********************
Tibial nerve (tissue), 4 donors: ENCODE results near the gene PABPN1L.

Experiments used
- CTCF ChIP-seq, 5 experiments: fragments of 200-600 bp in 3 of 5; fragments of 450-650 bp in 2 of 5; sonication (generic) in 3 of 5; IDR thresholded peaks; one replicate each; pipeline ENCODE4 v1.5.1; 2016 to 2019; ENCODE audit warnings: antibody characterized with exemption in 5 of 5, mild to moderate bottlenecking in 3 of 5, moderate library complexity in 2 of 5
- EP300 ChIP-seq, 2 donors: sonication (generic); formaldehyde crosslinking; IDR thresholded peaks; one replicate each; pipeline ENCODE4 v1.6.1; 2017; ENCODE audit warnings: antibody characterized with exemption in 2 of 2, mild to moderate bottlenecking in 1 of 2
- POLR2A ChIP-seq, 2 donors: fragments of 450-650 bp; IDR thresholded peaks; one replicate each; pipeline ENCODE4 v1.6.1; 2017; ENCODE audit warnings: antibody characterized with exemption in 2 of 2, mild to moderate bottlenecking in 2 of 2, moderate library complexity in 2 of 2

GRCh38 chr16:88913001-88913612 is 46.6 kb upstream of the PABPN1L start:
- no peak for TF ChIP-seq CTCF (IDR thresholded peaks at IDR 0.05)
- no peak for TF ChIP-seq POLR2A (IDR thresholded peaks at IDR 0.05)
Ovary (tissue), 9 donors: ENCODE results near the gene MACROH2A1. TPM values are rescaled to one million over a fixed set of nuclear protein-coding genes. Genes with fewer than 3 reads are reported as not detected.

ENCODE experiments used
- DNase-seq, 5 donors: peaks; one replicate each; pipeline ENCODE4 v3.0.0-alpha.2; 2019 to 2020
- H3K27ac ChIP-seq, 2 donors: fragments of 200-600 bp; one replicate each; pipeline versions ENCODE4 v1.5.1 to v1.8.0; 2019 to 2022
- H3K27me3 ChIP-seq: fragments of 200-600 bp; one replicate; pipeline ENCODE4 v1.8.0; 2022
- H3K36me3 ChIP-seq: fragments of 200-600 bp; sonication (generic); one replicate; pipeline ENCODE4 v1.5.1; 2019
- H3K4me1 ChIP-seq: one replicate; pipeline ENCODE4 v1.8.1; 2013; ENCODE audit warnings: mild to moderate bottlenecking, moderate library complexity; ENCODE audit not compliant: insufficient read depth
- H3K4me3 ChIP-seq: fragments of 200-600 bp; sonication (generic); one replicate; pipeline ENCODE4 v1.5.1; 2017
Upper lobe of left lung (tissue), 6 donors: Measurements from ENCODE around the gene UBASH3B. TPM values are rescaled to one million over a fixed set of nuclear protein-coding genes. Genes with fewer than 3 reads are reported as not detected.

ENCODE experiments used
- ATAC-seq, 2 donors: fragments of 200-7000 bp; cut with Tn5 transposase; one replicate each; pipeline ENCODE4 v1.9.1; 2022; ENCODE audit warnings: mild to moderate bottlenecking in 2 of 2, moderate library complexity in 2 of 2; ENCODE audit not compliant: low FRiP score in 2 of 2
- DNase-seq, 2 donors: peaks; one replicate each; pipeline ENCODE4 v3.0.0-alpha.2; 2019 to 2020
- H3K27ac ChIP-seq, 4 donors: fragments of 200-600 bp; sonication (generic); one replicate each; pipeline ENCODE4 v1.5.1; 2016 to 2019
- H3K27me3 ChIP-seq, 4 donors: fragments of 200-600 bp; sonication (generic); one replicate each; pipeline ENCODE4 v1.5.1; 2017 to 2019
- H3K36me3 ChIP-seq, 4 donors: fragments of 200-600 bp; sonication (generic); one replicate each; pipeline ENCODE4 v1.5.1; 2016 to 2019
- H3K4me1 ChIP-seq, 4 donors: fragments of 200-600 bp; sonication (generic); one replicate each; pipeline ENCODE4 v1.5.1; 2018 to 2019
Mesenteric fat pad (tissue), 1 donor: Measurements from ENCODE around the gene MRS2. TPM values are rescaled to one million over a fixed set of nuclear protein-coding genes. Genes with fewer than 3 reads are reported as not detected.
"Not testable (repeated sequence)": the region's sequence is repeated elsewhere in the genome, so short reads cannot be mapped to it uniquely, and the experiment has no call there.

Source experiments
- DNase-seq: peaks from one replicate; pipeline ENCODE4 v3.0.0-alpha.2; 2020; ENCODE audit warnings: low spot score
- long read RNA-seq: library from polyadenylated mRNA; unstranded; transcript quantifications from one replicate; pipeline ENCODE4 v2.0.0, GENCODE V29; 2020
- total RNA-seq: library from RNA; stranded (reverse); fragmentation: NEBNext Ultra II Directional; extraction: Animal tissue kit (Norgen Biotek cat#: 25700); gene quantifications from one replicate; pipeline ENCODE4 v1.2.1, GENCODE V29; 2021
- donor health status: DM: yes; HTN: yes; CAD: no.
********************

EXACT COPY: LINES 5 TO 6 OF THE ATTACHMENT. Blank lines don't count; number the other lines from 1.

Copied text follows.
- POLR2A ChIP-seq, 2 donors: fragments of 450-650 bp; IDR thresholded peaks; one replicate each; pipeline ENCODE4 v1.6.1; 2017; ENCODE audit warnings: antibody characterized with exemption in 2 of 2, mild to moderate bottlenecking in 2 of 2, moderate library complexity in 2 of 2

GRCh38 chr16:88913001-88913612 is 46.6 kb upstream of the PABPN1L start: